Let’s quickly run through the list of verbs we’ll use today, starting with actions you would find in your morning routine. To brush your teeth? 양치+하다; to wash your face - 세수+하다; to take a shower - 샤워+하다 ; to have a meal 식사+하다 ; to study 공부+하다 ; to work 일하다 ; to call 전화+하다 ; to talk on the phone 통화+하다 ; to do a video call 화상통화 +하다 ; to text 문자+하다 ;  to keep in touch 연락+하다 ;  to drive 운전+하다 ;  to work out, to exercise 운동하다 . Notice how I didn’t say the gerund form, aka the -ing form, like brushing your teeth. I did this because I presented the verbs to you in dictionary form, and whenever I use a verb in dictionary form I would use to + verb as the corresponding English.

So, those are 13 verbs for today, or you can think of them as 13 nouns with the verb 하다.

Alright, now that we have verbs to create sentences with, let’s introduce the examples.

Imagine a situation where your colleague whom you’ve gotten close with calls you on the weekend, and, after exchanging greetings, he asks, 뭐 해요? 뭐: what / 해요 do, the informal-polite style of 하다. Thus, he’s asking what you are doing: 뭐 해요?

What is the answer going to be if you were catching up with your work? Right, you can say, 일해요.  일해요  일해요

Notice there is no pronoun I - 나 or 저 - in the sentence. Do you remember Episode 12 in which we discussed the basic sentence structure of Korean? In the episode, I mentioned that the subject can be omitted if readily understood in the context. So, to the question, 뭐 해요?, you can respond, 일해요.

You can also respond with the pronoun I 나: 나 일 해요. 나 일 해요  나 일 해요

일해요  and 나 일해요 both will be translated as I am working. But there is a nuanced difference in the original Korean. Generally, the [ 뭐해요?--일해요 ] exchange would be fine, even more natural without the subject. But if you want to highlight the I, let’s say because you’ve been working hard and are proud of it, then you may choose to say 나 일해요.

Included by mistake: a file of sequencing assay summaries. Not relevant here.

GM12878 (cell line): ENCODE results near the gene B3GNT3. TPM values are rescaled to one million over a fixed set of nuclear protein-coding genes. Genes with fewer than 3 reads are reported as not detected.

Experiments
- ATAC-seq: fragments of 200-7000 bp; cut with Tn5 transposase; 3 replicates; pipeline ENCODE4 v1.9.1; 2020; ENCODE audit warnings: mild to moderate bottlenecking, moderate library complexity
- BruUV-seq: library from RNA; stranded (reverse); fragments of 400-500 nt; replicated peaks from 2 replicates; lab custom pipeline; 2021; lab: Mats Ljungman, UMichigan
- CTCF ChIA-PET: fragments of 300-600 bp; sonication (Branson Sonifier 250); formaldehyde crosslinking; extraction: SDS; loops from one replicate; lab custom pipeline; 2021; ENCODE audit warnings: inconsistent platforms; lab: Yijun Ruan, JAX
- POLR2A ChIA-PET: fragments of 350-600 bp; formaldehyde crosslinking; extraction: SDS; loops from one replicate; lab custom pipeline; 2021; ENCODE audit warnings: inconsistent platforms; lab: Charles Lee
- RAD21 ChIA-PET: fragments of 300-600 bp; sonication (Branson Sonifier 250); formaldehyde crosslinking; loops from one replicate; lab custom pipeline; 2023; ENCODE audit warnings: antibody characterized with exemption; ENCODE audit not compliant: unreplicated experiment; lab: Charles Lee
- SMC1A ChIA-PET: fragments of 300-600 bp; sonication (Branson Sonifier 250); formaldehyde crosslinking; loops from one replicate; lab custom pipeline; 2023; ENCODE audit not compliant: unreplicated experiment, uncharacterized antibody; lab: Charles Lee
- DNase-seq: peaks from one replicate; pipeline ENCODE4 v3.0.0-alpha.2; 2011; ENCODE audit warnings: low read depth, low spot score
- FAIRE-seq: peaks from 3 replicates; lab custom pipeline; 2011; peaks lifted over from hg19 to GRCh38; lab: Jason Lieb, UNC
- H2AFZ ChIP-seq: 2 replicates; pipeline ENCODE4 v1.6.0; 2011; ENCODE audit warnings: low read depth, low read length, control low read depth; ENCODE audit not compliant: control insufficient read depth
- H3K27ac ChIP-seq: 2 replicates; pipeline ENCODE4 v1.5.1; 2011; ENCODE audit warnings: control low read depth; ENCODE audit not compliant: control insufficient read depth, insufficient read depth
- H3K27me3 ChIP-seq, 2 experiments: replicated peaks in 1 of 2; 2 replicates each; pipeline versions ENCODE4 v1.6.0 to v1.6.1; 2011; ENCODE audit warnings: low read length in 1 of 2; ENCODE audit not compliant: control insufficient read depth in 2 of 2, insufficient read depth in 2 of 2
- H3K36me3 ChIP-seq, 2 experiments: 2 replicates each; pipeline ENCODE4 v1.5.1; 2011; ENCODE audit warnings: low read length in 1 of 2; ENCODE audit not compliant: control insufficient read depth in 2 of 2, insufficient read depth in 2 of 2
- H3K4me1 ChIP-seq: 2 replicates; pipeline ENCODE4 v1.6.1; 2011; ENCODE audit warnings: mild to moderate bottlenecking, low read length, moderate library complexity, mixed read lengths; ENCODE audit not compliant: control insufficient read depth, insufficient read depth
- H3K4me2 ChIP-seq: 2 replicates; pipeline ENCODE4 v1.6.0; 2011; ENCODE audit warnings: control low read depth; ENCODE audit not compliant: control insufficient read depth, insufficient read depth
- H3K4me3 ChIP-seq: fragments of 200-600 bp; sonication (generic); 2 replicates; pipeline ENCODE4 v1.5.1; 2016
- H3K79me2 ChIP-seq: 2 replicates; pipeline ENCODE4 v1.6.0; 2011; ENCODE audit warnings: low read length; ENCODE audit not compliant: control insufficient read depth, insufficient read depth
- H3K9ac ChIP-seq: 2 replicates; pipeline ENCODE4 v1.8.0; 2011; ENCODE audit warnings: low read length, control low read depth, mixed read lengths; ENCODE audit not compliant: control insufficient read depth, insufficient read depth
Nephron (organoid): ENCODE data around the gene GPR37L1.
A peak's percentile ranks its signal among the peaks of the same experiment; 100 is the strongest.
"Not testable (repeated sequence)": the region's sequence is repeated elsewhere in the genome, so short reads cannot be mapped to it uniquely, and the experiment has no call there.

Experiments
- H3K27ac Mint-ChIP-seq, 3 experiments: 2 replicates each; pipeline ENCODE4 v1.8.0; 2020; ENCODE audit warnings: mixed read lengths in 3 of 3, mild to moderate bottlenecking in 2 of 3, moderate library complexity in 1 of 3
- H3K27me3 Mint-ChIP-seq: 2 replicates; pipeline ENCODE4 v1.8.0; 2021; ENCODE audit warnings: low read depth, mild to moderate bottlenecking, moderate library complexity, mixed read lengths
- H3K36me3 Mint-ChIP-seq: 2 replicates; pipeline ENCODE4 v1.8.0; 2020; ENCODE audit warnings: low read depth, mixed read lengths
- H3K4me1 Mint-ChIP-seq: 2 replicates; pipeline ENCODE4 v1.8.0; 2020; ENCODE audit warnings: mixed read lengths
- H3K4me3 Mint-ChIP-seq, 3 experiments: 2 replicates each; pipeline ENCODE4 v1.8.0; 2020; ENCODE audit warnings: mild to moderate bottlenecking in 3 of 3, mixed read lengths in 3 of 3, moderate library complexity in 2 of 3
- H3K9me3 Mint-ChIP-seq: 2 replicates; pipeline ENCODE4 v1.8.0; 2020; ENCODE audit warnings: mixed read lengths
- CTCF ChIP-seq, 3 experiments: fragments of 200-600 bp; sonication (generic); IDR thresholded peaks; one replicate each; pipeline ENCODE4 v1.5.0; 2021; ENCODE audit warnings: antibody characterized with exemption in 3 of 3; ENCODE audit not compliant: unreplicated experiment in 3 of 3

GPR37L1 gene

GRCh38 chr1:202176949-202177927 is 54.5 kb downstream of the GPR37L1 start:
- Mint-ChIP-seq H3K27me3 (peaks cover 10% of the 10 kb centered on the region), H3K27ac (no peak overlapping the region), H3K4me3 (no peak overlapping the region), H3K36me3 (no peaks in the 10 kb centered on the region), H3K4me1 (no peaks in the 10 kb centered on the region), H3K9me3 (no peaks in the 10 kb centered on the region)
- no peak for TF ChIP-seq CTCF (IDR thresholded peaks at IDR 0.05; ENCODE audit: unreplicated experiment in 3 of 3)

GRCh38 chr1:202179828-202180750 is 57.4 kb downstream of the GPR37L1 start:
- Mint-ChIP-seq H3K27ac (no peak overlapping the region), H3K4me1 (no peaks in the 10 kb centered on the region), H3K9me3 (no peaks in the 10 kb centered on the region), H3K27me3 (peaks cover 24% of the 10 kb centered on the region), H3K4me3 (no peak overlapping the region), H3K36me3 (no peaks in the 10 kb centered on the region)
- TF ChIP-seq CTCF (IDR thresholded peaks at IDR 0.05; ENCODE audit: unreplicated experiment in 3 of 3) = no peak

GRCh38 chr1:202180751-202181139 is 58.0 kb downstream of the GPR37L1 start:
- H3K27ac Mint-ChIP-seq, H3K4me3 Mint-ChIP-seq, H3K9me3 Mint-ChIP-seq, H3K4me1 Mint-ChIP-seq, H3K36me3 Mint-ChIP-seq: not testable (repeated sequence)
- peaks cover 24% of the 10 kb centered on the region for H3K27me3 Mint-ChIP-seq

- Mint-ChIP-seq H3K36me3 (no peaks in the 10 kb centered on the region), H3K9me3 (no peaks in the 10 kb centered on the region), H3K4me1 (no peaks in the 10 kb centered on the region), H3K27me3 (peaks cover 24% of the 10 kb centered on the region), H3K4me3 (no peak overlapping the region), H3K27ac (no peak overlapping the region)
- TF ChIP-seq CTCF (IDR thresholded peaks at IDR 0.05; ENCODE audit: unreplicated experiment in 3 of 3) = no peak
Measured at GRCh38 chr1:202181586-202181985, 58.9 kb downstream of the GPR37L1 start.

Here’s an example where you would explicitly use the pronoun: at a meeting with your team, one of your colleagues is wondering about how an ex-colleague is doing, noting that no one in the team is in contact with him. The fact is, you’ve been keeping in touch with him, calling him now and then. You can correct his assumption that no one’s in contact with him by saying, 나 전화해요, meaning, I call, rather than just saying 전화해요. You’d be highlighting that I call by explicitly using the pronoun ‘나't. In the same situation, you can also say 우리 전화해요, meaning We, the ex-colleague and I, call. 우리 전화해요  우리 전화해요  우리 전화해요. By the way, don’t forget to repeat after me when I say the sentences to practice speaking.

Ok, an example with the humble form pronouns now. At the same meeting, if your boss is wondering if anyone is in contact with the ex-colleague, you can say 저 연락해요, meaning I keep in touch. Note that the appropriate pronoun to refer to I in this situation is 저, the humble form, because you’re talking to your boss, who is your superior. Repeat after me to say I keep in touch in korean with the humble pronoun: 저 연락해요  저 연락해요  저 연락해요.  You can also say, 저희 연락해요, meaning We keep in touch, referring to you and the ex-colleague with the humble form of the pronoun for we in Korean.  Repeat after me: 저희 연락해요  저희 연락해요  저희 연락해요

Ok, now, let’s practice the rest of the 13 verbs for different situations in the form of a quiz.

#1. Someone called your cell phone while you’re brushing your teeth. You’ve been waiting for this call so you pick it up. Noticing you sound a bit weird, the caller asks why you sound strange. How would you explain to him? Right, you can say,  양치해요  양치해요  양치해요. You can choose to add the pronoun 나 and say, 나 양치해요   나 양치해요  나 양치해요. If the caller is your superior, you’d say 저 양치해요  저 양치해요   저 양치해요